If you want to use one for your site too, check out miniOrange’s Google Authenticator

Google authenticator screenshot. WordPress plugin by miniorange for two factor authentication

3. Secure file permissions

Think of every page or folder on your site as a doorway.

Others can see them, a few have the keys to them, and some people can make modifications to them.

In WordPress, we call these file permissions: read, write or execute.

And you allow every person who visits your site one or more of these permissions.

You do these by setting the proper permissions in your site’s files and folders.

Go to your website’s Cpanel and find the file directory.

Go through the following files and folder to make sure they’re set to the correct permission settings.

  • No directory should have 777
  • All folders should be 755 or 750 except for
    • wp-config.php : 400 or 444
    • Wp-includes: 644
  • All files within wp-content: 644

Here’s Bluehost’s guide on how to change the permissions in Cpanel.

4. Get A Secure Hosting Service

It doesn’t matter if you follow all the steps here:

If you have insecure web hosting, hackers can still get you.

Here’s something for you to think about.

In a study on hacked WordPress sites, over 41% were hacked through their hosting.

So don’t take your hosting lightly and make sure your site is hosted in a secure platform. It plays a very important part in your site’s security.

5. Only install trustworthy themes and plugins

If you’re using free themes and plugins, use only the official ones on the WordPress.org site. Also make sure they are compatible with your current WordPress version.

Why should you do this?

Because plugins which are not updated may have insecure files that make it easier for hackers to get in.

Now, in my experience, most plugin and theme developers bear no bad intentions.

It is possible, however, for someone else to add a code into these themes to make it easy to get into your website.

This is why you should only download from the WordPress.org site or other sites you fully trust.

You don’t let dodgy people into your house. You shouldn’t allow dodgy programs to set foot on your website either.

6. Login using a secure computer

Wordpress security tips : Guide to 2 different ways to secure your WordPress site. One includes a plugin and some basic site tweaking and the other is for more advanced users who are comfortable with tweaking their .htaccess

Login to your site only when you know you’re using a secure computer.

And make sure you regularly check your computer for malware, spyware and viruses.

Also, if you have a static IP, limit access to your admin area to only this IP by adding this code to your .htaccess

First, go to your site’s file directory and download .htaccess

  • Open the file in Notepad and add the code below.
  • This example limits it to one IP address. Change the numbers to your own static IP address.
<IfModule mod_rewrite.c>RewriteEngine on
RewriteCond %{REQUEST_URI} ^(.*)?wp-login\.php(.*)$ [OR]
RewriteCond %{REQUEST_URI} ^(.*)?wp-admin$
RewriteCond %{REMOTE_ADDR} !^111\.112\.113\.114$
RewriteRule ^(.*)$ - [R=403,L]
</IfModule>
  • Save the file as .htaccess (not .txt which Notepad usually adds to saved files) and upload it to your WordPress directory.

7. Protect wp-config.php

Remember the name: wp-config.php

Hold it close to your heart. This file holds the secrets of your WordPress site.

It holds all sensitive information about your database, username and password.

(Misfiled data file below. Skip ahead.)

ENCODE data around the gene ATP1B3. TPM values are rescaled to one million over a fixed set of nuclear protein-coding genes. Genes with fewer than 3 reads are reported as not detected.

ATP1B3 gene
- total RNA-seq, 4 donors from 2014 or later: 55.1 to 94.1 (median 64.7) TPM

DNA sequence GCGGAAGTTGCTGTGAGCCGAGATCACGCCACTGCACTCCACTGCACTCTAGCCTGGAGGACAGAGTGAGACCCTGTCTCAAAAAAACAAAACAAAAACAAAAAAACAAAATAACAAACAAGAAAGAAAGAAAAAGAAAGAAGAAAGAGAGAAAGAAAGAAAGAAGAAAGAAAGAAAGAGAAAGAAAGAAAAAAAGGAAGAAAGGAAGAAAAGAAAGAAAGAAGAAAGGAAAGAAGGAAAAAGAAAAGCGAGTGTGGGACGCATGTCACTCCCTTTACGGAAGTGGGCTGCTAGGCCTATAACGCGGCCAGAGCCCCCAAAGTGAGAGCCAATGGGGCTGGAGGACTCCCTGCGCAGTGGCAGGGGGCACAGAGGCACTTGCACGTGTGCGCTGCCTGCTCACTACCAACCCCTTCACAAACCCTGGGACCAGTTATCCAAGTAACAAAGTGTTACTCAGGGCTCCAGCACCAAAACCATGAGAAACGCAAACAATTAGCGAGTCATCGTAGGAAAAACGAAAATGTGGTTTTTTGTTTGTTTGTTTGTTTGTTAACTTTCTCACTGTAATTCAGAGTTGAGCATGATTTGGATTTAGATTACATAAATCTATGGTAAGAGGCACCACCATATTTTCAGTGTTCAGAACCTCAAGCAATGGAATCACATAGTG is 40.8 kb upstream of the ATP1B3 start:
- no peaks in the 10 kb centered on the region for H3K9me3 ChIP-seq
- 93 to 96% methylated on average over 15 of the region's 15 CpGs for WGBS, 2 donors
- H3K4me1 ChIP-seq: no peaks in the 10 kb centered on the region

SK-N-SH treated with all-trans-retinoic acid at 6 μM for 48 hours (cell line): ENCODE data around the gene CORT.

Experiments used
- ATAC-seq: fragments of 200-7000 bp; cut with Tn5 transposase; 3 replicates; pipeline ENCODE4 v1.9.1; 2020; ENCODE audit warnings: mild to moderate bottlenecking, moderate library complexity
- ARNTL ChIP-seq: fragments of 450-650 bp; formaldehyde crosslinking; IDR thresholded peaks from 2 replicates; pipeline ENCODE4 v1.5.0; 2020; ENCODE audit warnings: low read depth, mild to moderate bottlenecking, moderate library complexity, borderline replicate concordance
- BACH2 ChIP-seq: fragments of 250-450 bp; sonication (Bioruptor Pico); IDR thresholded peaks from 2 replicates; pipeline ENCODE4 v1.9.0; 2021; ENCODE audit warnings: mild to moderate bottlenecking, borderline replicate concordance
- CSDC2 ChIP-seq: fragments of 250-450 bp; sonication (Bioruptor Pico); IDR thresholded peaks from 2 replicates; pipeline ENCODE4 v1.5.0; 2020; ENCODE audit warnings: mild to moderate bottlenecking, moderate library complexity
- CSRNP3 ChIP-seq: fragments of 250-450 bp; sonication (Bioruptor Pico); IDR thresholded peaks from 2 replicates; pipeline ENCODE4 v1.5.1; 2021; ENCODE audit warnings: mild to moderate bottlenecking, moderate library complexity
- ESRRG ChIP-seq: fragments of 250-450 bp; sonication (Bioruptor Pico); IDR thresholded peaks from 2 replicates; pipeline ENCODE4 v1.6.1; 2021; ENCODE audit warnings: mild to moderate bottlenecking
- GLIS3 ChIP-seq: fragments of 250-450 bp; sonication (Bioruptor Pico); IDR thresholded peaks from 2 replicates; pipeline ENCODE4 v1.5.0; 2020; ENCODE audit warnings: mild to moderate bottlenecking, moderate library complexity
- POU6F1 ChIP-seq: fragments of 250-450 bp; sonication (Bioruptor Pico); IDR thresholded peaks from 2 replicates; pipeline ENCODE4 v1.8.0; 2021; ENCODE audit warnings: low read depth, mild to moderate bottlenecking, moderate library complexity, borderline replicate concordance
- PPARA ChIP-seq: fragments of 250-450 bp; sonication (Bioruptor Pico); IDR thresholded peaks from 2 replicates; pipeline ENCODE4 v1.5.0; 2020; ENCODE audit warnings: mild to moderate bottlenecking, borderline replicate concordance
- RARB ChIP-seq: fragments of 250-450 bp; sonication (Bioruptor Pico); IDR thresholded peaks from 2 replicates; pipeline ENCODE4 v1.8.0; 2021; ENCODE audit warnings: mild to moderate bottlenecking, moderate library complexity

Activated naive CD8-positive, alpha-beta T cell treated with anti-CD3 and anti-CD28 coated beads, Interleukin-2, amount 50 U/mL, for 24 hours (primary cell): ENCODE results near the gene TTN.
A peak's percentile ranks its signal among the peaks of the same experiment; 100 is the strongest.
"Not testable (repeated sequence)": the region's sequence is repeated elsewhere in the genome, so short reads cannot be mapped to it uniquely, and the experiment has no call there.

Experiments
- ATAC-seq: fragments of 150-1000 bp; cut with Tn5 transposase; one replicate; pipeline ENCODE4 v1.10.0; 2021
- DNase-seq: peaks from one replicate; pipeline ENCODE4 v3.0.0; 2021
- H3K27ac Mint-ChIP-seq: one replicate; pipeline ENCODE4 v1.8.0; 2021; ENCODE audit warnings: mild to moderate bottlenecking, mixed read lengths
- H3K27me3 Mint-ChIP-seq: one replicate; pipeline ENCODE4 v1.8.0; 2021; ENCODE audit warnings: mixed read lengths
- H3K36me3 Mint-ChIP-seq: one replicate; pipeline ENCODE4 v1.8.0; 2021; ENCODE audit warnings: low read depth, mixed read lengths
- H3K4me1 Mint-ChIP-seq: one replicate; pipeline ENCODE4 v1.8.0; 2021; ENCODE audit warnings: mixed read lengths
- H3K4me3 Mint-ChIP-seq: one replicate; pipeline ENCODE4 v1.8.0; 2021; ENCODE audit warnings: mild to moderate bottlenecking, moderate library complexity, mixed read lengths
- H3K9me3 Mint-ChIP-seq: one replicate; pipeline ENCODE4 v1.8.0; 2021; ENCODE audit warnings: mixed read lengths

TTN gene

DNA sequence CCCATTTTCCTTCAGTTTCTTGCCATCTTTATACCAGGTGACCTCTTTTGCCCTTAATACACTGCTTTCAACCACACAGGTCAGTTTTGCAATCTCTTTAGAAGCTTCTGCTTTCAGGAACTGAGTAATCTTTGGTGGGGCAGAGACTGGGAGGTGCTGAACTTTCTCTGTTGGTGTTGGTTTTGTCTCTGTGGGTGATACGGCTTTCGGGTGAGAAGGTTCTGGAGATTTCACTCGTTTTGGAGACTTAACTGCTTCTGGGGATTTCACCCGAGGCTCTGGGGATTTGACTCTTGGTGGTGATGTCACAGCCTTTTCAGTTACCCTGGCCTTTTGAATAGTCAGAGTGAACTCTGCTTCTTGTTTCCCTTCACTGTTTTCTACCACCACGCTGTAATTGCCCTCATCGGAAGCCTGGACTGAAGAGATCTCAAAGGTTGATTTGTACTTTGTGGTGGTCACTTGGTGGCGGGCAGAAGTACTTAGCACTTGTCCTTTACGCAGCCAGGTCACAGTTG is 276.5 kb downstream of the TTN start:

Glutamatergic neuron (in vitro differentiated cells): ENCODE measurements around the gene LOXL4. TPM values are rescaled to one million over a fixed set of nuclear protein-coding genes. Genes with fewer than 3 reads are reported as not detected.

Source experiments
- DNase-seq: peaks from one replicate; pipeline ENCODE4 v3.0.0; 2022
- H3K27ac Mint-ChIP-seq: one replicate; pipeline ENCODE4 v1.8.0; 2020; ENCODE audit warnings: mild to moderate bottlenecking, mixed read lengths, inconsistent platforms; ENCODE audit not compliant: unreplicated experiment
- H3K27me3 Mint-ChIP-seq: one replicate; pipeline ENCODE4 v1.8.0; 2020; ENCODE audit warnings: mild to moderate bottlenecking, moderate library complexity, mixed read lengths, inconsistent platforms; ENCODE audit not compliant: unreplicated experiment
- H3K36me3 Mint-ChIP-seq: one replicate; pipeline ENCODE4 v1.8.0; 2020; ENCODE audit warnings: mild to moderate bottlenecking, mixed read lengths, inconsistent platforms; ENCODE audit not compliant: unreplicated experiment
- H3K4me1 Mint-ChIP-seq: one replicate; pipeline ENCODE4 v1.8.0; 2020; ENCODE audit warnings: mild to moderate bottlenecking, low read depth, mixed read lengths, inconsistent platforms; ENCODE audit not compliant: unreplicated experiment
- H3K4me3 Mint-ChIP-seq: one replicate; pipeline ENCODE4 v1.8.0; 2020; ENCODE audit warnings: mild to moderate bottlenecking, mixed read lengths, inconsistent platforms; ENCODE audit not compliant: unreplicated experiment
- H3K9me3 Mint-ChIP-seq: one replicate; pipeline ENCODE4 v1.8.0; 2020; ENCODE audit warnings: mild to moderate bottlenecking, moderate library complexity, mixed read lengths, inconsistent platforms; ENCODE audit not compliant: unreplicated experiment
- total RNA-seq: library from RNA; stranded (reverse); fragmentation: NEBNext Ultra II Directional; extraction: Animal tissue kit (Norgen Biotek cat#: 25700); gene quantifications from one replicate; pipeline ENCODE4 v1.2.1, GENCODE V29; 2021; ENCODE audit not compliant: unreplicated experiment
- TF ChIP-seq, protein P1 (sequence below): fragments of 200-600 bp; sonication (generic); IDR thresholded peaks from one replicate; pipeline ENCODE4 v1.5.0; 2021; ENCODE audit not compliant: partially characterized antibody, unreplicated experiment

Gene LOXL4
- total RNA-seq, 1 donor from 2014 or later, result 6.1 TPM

So guard this file with your life.

Here’s something you can do to secure your wp-config.php by using the code below in your .htaccess file.

 # protect wpconfig.php
<files wp-config.php>
order allow,deny
deny from all
</files>

8. Hide WordPress login Page

This one’s sneaky and quite clever.

WordPress has a default login page.

This is http://www.yoursitecom/wp-admin or http://www.yoursite.com/wp-login.php.

It’s the same page for every fresh install of millions of WordPress sites.

And because it’s the same URL for every new WordPress build, it’s like an advertisement to every hacker:

Hey look! Here’s the door to my website. Why not get your lockpick and come practice your lockpicking skills here.

So how do you stop this from happening?

Change the page!

Easy peasy lemon squeezy.

Another level of protection a hacker has to overcome.

So, Instead of using the default URL above, use one that’s unique to you.

It can be something like https://www.yoursite.com/thisismylogin or https://www.yoursite.com/z0Q

Use any alternative page login url.

And don’t advertise it to the world. Only you and your team should know about it.

The best way to do this is by using a plugin such as WPS Hide Login. Here’s Jakson showing us how to do this on WordPress

9. Backup.. Backup…Backup

The complete guide to hardening WordPress - whether you want to use a security plugin or change your .htacess or wp-config files, you'll find the tutorial here

Always have a backup of your site.

It’s a precaution that will save you in the unfortunate event that you get hacked.

And if your business relies on your website, this is an important thing to do for your sanity.

In the unfortunate event of a WordPress hacking, your loss (and not to mention your stress level!) is going to be MANY times lower.

Why?

With a backup, you can easily put your site back online with minimal downtime.

If you have a site that you regularly update, back it up daily. But if you hardly ever change your site, you can do it once or twice a week.

Conclusion: secure Your WordPress Site

WordPress is a secure content management system out of the box.

However, you also play an important part in making the WordPress security system work.

If you don’t want any trouble or stress, if you don’t want your website to go down for days because someone hacked it, if you want your personal data to be secure…

then follow the steps above and you will sleep soundly at night.